According to Noveon Magnetics Inc., rare earth magnets are at the heart of electrification, and the Texas-based company's EcoFlux magnets are poised to change the way the world is electrified.
The company says magnets are needed for nearly all high-tech, low-carbon technologies, including motors used to power electric vehicles to renewable energy technologies in biogas and landfill sites as well as to solar, wind and hydropower.
According to Adamas Intelligence, Toronto, global consumption of neodymium (NdFeB) magnets grew by 18.1 percent in 2021 and is forecast to increase by a compound annual growth rate of 8.6 percent through 2035. This increase will be supported by double-digit growth from electric vehicles and wind power, translating to comparable demand growth for the rare earth elements neodymium, praseodymium, dysprosium and terbium these magnets contain.
With sustainability in mind
Noveon takes what it calls a sustainable approach to magnet production through a process that reduces waste and removes hazardous byproducts while producing a superior magnet.
The company says less than 1 percent of rare earth magnets are recovered or recycled. But its magnet-to-magnet recycling technology hopes to tap into the estimated 600,000-ton supply of these end-of-life magnets.
Noveon originally was founded as Urban Mining Co. and rebranded to Noveon in 2022.
"We were very much focused on how a recycling business model may actually be proved out," CEO Scott Dunn says. "For us, that focus very quickly became rare earth magnets"
In addition to the circularity aspects, Dunn says the geopolitical and supply chain risks associated with these materials are areas of focus for Noveon.
The company developed novel magnetic products and processes in 2012, and the first magnets using grain boundary engineering and recycling technology were produced commercially in 2014. It then set up a pilot plant in Austin, Texas, in 2016.
In 2018, it began construction on a commercial site in San Marcos, Texas, with initial magnet production capacity installation starting in 2020. That was followed shortly by an investment from the U.S. Department of Defense (DoD) of $28.8 million. In making the investment, the DoD said NdFeB magnets are essential components for many of its programs that enable miniaturization and high performance of guidance, propulsion and power systems.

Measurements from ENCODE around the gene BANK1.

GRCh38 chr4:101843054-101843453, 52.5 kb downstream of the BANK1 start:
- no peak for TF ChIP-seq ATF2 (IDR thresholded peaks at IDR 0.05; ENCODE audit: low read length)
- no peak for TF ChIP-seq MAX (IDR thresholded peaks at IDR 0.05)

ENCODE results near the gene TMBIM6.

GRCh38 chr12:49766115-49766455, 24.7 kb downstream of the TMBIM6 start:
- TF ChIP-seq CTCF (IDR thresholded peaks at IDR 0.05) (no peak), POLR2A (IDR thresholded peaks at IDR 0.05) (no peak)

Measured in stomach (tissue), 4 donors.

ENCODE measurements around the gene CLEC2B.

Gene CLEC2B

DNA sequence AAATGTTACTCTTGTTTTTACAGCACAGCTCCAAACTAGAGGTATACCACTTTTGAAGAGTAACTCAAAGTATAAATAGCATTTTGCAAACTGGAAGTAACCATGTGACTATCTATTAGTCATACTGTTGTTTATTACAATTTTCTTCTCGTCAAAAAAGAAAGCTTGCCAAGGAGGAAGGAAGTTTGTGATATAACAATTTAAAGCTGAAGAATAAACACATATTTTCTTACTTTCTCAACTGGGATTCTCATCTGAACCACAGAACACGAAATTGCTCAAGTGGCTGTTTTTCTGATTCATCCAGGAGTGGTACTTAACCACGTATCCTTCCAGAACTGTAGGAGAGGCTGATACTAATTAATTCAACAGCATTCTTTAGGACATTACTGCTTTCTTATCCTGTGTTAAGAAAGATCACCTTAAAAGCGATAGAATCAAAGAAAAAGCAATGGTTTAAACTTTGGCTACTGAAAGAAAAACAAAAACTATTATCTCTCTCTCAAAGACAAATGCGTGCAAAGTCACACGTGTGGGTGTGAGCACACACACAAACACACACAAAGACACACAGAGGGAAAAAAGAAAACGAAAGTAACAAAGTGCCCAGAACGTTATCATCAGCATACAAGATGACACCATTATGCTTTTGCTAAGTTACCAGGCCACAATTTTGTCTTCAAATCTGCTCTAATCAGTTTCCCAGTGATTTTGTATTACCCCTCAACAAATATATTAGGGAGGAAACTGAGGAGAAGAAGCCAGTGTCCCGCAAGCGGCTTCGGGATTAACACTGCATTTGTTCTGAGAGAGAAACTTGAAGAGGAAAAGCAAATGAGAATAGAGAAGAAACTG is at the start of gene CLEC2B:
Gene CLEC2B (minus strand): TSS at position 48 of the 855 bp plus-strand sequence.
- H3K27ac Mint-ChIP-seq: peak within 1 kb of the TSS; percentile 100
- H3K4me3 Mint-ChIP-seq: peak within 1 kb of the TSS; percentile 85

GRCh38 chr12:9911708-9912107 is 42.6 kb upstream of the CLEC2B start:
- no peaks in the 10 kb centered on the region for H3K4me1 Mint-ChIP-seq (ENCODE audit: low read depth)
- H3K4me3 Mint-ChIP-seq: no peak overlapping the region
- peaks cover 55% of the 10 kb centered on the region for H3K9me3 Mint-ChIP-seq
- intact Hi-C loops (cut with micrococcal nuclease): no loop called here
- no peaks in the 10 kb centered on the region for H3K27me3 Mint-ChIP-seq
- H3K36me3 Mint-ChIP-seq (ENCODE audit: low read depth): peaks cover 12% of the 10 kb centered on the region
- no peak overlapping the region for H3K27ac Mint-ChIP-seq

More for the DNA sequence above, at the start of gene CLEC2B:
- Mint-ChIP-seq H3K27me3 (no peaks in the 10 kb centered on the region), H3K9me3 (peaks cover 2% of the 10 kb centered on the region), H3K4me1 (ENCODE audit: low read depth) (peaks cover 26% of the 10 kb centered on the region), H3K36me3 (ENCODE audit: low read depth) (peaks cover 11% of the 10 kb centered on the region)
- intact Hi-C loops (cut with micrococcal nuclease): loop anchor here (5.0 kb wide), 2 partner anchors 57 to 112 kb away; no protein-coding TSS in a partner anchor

Partnering with OEMs and recyclers
The start of this year saw Noveon commissioning its San Marcos site and developing partnerships to close the loop on rare earth magnets. Dunn says these materials cannot be avoided and that Noveon can help to reduce mining for these materials and aid in the movement toward a high-tech, low-carbon future.
Photo courtesy of Noveon
He says Noveon is a magnet manufacturer first with unique product and process capabilities. "What is especially unique about our technology is it's actually material agnostic, but it is what allows us to even use recycled inputs and still deliver the performance that a customer requires," Dunn adds. "But it absolutely is essentially inventing a recovery economy for these materials, which otherwise has not existed."
Dunn says rare earth elements used in electronics and other products typically are lost in the shredding process that occurs during recycling.
Noveon is working to design "an infrastructure or a retrofit on an existing recycling infrastructure" that involves ferrous and nonferrous recyclers and incentivizes magnet recovery prior to shredding.